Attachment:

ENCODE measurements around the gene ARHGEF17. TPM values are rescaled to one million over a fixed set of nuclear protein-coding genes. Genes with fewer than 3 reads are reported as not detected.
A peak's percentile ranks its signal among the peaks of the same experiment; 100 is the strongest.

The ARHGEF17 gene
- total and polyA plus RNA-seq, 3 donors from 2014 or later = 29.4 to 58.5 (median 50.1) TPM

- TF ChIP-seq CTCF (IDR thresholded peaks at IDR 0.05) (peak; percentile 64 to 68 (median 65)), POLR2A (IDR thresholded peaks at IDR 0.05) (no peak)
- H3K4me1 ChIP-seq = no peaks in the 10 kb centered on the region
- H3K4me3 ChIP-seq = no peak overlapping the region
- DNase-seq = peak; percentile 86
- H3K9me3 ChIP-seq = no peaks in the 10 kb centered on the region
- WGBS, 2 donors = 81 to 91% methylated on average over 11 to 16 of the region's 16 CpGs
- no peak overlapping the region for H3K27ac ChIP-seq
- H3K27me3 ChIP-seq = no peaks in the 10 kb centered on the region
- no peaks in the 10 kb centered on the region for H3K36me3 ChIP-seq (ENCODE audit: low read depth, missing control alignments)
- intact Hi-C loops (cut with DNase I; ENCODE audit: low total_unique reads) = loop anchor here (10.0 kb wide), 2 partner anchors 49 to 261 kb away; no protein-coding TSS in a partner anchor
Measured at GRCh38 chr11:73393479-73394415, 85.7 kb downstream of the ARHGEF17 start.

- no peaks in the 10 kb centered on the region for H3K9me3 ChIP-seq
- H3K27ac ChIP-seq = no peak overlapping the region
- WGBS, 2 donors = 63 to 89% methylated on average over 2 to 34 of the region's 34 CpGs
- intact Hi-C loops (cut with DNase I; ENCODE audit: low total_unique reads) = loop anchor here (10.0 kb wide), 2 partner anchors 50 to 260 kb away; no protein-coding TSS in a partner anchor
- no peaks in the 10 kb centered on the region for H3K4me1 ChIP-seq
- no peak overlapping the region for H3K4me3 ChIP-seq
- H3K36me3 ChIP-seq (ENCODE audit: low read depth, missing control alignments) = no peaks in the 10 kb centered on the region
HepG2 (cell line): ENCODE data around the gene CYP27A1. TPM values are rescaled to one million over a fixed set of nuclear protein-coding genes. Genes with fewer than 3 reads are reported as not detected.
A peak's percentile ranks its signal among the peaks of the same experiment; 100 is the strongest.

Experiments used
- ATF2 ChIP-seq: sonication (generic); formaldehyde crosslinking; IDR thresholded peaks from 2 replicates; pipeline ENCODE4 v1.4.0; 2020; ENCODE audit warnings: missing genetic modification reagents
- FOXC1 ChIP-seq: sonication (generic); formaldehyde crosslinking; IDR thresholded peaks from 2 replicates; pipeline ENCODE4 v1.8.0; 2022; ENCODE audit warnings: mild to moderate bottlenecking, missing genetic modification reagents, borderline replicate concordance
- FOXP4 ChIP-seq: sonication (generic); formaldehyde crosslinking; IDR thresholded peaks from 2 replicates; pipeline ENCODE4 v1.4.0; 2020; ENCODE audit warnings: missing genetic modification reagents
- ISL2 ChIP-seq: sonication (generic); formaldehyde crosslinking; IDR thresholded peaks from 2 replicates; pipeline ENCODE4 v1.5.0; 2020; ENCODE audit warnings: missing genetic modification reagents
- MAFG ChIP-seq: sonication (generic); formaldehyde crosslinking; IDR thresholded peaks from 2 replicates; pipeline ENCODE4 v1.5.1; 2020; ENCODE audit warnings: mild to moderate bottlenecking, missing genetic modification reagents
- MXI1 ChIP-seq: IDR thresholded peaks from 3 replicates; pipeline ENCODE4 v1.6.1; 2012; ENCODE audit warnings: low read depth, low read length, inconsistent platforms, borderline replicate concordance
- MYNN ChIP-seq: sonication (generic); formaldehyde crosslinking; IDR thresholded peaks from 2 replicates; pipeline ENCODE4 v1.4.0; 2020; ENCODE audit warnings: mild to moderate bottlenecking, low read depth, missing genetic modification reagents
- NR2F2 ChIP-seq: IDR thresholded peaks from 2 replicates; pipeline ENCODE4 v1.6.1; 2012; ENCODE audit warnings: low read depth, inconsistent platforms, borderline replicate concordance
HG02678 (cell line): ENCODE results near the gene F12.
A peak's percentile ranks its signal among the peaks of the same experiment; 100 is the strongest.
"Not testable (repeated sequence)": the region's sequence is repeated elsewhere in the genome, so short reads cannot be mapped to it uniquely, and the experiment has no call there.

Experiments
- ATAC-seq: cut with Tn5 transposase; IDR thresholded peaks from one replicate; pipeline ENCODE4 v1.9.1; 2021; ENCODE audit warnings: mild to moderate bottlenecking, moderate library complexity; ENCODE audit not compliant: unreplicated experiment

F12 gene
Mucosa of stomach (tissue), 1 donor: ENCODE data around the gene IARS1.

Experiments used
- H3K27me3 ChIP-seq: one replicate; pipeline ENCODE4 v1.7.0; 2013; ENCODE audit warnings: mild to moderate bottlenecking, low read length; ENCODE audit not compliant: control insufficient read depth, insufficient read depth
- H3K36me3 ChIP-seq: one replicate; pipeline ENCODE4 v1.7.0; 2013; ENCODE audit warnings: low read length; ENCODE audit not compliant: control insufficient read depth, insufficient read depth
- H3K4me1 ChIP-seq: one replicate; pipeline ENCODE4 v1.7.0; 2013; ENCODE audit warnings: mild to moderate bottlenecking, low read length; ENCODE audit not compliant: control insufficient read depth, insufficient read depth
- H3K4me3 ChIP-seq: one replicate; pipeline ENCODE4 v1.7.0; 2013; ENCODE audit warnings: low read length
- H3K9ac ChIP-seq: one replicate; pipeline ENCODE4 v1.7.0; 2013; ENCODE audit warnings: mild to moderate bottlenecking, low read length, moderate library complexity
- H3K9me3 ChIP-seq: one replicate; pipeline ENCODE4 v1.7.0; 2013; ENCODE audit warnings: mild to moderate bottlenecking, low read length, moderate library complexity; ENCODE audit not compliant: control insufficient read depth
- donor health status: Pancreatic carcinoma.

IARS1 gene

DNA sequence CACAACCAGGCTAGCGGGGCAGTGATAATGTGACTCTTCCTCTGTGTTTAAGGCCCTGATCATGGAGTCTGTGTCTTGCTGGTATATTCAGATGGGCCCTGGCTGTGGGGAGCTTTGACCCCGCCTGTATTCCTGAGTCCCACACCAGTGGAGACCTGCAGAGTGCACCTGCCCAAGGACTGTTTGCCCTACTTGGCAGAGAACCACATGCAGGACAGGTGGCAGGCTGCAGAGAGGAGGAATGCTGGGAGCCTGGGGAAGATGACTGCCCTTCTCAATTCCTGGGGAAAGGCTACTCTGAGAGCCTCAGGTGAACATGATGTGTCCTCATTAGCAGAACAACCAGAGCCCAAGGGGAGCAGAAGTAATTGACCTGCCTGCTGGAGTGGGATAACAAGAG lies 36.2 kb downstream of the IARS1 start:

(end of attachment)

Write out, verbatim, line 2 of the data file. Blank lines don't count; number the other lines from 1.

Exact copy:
A peak's percentile ranks its signal among the peaks of the same experiment; 100 is the strongest.